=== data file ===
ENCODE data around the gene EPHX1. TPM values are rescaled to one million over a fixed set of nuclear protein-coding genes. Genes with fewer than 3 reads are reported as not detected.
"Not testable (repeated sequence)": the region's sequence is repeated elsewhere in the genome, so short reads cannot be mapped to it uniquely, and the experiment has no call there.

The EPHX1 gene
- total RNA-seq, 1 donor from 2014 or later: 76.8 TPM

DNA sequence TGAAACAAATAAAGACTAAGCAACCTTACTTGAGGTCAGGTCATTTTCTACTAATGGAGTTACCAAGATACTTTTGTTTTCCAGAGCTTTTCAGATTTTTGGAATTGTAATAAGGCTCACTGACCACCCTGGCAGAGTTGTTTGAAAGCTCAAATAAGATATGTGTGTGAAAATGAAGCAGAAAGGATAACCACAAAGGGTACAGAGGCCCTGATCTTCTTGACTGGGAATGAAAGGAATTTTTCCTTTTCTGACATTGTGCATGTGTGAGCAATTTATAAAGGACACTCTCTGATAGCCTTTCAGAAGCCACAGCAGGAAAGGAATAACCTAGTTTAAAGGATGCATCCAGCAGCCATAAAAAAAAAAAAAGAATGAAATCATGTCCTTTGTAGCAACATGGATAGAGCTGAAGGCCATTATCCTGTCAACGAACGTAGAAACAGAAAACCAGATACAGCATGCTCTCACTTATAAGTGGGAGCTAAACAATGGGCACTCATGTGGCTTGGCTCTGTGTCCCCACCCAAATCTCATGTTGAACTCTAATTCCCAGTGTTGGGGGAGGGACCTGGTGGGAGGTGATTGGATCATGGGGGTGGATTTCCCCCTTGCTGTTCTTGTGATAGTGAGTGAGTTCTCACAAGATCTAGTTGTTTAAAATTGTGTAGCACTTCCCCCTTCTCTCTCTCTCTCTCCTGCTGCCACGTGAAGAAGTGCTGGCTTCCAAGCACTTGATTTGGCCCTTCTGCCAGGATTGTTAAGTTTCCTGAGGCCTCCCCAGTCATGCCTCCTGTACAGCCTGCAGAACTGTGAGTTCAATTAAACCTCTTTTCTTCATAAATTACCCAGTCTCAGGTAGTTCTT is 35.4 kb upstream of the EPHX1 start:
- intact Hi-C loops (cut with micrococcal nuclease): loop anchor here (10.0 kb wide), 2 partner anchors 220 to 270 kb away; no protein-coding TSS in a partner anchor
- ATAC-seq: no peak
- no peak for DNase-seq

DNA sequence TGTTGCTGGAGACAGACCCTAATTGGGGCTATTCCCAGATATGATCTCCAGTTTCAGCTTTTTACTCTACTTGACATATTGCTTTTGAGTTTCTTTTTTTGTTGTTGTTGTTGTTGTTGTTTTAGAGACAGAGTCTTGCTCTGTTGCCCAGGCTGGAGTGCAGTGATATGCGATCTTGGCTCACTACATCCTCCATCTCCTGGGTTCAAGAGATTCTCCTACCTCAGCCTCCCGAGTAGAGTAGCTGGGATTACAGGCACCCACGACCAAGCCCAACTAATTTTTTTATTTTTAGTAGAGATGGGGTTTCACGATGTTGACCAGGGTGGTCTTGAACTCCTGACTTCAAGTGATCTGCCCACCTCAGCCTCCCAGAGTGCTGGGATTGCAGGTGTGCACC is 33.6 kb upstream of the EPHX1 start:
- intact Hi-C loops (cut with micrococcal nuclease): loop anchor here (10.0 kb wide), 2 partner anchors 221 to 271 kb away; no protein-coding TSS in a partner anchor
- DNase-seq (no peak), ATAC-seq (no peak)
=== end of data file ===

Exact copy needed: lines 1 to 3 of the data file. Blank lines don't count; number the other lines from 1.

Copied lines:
ENCODE data around the gene EPHX1. TPM values are rescaled to one million over a fixed set of nuclear protein-coding genes. Genes with fewer than 3 reads are reported as not detected.
"Not testable (repeated sequence)": the region's sequence is repeated elsewhere in the genome, so short reads cannot be mapped to it uniquely, and the experiment has no call there.

The EPHX1 gene